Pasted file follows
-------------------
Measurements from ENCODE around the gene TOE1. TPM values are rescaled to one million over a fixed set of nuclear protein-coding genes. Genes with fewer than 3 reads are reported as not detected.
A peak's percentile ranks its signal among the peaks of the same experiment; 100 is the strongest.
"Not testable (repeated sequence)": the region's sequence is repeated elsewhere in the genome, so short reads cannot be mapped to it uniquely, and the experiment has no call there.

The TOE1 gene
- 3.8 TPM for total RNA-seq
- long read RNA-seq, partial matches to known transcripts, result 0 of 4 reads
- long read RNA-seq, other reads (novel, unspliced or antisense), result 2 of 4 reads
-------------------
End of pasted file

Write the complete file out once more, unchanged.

Measurements from ENCODE around the gene TOE1. TPM values are rescaled to one million over a fixed set of nuclear protein-coding genes. Genes with fewer than 3 reads are reported as not detected.
A peak's percentile ranks its signal among the peaks of the same experiment; 100 is the strongest.
"Not testable (repeated sequence)": the region's sequence is repeated elsewhere in the genome, so short reads cannot be mapped to it uniquely, and the experiment has no call there.

The TOE1 gene
- 3.8 TPM for total RNA-seq
- long read RNA-seq, partial matches to known transcripts, result 0 of 4 reads
- long read RNA-seq, other reads (novel, unspliced or antisense), result 2 of 4 reads